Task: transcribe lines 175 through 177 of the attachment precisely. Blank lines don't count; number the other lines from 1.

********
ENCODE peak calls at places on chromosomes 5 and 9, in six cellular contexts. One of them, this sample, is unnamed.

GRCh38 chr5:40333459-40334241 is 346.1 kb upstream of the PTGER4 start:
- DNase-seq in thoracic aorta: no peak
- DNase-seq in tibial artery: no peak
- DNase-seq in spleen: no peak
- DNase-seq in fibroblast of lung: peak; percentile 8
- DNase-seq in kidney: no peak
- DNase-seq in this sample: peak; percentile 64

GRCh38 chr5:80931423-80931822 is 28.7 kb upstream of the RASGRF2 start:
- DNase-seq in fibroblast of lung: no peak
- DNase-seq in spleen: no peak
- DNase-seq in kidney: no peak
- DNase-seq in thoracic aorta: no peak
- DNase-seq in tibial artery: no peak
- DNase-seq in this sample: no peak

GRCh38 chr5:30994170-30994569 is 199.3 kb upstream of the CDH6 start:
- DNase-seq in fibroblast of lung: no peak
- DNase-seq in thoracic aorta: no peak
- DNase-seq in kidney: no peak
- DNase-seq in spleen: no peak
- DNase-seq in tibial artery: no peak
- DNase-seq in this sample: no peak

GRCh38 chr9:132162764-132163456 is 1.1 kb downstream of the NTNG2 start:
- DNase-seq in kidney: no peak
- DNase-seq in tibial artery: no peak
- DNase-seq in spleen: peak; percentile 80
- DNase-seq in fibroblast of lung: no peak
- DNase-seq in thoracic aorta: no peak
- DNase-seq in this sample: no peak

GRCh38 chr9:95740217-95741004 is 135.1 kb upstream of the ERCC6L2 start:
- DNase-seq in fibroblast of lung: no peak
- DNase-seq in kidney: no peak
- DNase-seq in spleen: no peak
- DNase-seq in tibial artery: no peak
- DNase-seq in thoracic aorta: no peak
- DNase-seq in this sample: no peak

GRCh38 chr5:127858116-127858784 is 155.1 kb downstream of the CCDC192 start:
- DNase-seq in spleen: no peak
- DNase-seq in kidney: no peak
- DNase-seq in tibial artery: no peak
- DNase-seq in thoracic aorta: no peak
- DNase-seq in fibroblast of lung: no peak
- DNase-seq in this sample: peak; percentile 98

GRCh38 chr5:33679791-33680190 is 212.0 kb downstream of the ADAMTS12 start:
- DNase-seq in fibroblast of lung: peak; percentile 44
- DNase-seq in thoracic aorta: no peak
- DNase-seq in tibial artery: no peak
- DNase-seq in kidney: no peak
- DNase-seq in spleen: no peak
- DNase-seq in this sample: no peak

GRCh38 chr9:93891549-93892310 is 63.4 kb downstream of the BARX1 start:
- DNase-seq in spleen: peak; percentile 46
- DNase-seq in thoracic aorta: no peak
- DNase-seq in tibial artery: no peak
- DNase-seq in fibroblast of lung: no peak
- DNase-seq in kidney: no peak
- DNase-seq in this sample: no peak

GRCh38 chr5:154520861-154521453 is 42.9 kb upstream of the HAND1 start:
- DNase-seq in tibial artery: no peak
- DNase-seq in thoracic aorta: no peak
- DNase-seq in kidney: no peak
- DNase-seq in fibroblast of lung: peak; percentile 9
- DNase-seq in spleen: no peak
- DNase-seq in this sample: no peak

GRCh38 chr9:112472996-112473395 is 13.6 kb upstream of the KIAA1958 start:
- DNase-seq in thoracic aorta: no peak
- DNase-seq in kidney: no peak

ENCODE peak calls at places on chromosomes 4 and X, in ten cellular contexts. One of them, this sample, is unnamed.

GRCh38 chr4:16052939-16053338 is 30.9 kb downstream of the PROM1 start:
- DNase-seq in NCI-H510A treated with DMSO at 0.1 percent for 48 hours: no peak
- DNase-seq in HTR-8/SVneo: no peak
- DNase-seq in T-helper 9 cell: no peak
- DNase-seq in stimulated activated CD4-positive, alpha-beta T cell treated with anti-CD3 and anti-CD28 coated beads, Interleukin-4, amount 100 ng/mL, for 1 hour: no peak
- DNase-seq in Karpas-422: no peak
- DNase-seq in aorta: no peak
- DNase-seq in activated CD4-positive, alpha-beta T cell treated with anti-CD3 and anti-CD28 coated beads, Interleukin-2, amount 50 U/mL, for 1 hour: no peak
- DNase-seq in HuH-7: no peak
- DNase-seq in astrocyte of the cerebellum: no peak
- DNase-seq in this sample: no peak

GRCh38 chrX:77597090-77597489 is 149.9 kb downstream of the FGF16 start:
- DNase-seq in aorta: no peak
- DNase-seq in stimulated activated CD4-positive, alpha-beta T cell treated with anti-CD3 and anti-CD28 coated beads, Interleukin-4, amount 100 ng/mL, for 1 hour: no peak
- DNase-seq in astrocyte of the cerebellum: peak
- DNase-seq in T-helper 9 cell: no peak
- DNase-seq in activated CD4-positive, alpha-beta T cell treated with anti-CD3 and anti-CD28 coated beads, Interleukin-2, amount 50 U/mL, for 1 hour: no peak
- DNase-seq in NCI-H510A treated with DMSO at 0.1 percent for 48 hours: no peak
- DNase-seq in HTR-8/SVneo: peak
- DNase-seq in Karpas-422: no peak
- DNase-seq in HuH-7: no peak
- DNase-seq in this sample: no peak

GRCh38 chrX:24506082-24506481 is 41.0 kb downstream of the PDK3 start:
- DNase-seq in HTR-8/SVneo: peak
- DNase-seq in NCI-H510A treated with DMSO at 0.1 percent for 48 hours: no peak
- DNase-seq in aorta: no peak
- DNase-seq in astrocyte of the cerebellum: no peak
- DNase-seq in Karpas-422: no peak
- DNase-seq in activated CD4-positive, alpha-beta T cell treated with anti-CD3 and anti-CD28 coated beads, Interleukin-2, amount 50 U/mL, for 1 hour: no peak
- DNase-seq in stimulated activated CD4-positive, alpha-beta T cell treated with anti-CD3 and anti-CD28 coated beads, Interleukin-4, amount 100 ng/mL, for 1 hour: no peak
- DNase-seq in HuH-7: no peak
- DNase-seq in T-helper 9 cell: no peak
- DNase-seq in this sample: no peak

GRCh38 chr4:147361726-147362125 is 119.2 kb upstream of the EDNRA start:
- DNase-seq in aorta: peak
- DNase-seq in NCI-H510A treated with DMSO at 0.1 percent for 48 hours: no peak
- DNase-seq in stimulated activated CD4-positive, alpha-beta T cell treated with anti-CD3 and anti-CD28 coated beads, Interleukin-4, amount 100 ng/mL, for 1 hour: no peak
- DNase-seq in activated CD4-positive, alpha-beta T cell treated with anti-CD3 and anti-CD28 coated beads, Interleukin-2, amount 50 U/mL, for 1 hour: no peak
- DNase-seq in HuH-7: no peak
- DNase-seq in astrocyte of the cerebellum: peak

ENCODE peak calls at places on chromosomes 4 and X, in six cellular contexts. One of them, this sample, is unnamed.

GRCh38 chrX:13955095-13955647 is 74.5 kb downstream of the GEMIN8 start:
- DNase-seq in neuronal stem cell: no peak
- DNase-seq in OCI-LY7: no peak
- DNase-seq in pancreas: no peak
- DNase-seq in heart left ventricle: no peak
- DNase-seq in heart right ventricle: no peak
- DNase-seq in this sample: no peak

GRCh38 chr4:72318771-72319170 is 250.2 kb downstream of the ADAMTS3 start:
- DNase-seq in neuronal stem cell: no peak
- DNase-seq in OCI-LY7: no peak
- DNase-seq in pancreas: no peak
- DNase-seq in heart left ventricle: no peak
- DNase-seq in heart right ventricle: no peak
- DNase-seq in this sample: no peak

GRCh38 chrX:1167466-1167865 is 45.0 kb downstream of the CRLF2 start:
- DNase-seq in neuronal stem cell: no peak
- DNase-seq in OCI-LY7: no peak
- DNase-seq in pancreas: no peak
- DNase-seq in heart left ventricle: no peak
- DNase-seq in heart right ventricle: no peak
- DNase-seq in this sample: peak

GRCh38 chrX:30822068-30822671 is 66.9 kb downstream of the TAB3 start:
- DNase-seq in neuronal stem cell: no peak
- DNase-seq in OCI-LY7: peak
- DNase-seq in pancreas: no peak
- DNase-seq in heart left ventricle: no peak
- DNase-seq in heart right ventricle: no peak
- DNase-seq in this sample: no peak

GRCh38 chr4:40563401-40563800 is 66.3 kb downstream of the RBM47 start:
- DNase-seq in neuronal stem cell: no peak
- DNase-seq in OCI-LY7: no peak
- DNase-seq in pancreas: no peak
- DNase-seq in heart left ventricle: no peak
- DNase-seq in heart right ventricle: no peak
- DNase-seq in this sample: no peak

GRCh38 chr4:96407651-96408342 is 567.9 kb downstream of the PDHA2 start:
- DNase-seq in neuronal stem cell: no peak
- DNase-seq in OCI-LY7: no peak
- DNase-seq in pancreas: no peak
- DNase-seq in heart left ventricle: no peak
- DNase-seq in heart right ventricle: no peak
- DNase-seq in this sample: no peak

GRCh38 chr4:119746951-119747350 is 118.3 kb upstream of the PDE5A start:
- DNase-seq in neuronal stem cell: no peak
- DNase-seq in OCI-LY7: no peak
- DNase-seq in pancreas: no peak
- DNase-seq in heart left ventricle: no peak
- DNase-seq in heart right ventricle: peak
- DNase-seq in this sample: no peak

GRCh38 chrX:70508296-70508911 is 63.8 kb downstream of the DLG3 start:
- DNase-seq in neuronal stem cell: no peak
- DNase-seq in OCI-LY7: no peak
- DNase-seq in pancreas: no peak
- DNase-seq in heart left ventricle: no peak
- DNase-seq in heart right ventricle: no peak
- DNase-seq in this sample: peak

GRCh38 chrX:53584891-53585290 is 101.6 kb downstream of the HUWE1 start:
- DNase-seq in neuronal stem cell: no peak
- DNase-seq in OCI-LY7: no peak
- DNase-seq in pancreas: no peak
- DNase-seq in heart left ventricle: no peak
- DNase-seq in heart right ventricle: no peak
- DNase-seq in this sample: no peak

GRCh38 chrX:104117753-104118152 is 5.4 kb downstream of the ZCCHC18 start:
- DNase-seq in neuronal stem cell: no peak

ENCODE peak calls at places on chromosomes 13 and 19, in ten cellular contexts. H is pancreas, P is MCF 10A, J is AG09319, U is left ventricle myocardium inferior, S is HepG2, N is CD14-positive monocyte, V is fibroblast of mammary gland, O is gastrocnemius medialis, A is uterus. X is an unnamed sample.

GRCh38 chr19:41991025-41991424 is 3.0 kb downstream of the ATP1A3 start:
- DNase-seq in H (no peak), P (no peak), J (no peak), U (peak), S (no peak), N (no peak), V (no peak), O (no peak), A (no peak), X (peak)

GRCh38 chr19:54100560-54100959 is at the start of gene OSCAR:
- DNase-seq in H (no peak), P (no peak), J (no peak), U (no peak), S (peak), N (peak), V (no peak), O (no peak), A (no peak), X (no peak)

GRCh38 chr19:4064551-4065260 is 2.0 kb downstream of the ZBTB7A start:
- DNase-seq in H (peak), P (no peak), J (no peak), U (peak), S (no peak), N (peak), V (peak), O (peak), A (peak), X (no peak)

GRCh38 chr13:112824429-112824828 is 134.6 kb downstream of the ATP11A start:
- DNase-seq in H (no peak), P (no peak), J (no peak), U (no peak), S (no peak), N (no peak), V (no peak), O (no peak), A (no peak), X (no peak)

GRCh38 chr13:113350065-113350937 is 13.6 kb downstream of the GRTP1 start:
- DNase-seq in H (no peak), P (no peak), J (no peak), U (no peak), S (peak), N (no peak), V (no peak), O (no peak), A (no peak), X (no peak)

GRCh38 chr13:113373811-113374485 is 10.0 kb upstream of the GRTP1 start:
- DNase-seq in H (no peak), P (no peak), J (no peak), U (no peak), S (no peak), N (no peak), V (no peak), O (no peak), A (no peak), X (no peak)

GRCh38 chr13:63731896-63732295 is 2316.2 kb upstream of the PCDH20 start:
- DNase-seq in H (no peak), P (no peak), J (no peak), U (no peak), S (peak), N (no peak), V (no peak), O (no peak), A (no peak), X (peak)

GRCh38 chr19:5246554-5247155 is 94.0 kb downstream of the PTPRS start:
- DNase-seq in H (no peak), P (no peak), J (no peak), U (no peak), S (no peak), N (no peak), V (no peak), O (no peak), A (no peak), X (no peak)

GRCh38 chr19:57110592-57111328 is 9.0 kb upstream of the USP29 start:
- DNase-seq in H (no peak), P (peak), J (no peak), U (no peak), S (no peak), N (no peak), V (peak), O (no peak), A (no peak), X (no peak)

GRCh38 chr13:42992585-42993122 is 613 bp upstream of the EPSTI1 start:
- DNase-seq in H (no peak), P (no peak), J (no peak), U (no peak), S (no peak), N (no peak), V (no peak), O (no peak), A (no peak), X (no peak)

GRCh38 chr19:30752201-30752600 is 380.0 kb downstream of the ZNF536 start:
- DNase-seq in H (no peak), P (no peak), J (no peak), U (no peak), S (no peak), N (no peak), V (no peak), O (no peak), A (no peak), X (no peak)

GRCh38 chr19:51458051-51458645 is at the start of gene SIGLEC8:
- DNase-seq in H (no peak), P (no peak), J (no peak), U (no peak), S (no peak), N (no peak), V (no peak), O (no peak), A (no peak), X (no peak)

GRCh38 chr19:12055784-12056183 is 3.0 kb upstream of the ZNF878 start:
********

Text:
ENCODE peak calls at places on chromosomes 13 and 19, in ten cellular contexts. H is pancreas, P is MCF 10A, J is AG09319, U is left ventricle myocardium inferior, S is HepG2, N is CD14-positive monocyte, V is fibroblast of mammary gland, O is gastrocnemius medialis, A is uterus. X is an unnamed sample.

GRCh38 chr19:41991025-41991424 is 3.0 kb downstream of the ATP1A3 start:
- DNase-seq in H (no peak), P (no peak), J (no peak), U (peak), S (no peak), N (no peak), V (no peak), O (no peak), A (no peak), X (peak)